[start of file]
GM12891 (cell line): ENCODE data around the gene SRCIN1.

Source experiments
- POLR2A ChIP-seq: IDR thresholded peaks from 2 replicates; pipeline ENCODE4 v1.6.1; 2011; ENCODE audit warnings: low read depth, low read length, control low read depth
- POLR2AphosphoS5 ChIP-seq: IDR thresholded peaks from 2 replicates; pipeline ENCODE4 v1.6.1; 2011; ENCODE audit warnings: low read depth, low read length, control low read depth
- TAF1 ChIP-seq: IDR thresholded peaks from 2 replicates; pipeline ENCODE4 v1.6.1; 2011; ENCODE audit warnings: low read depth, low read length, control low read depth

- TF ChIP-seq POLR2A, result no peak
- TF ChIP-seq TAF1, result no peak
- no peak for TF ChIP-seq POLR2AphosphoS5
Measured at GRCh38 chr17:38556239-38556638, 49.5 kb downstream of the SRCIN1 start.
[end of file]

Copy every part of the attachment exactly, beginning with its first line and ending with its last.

GM12891 (cell line): ENCODE data around the gene SRCIN1.

Source experiments
- POLR2A ChIP-seq: IDR thresholded peaks from 2 replicates; pipeline ENCODE4 v1.6.1; 2011; ENCODE audit warnings: low read depth, low read length, control low read depth
- POLR2AphosphoS5 ChIP-seq: IDR thresholded peaks from 2 replicates; pipeline ENCODE4 v1.6.1; 2011; ENCODE audit warnings: low read depth, low read length, control low read depth
- TAF1 ChIP-seq: IDR thresholded peaks from 2 replicates; pipeline ENCODE4 v1.6.1; 2011; ENCODE audit warnings: low read depth, low read length, control low read depth

- TF ChIP-seq POLR2A, result no peak
- TF ChIP-seq TAF1, result no peak
- no peak for TF ChIP-seq POLR2AphosphoS5
Measured at GRCh38 chr17:38556239-38556638, 49.5 kb downstream of the SRCIN1 start.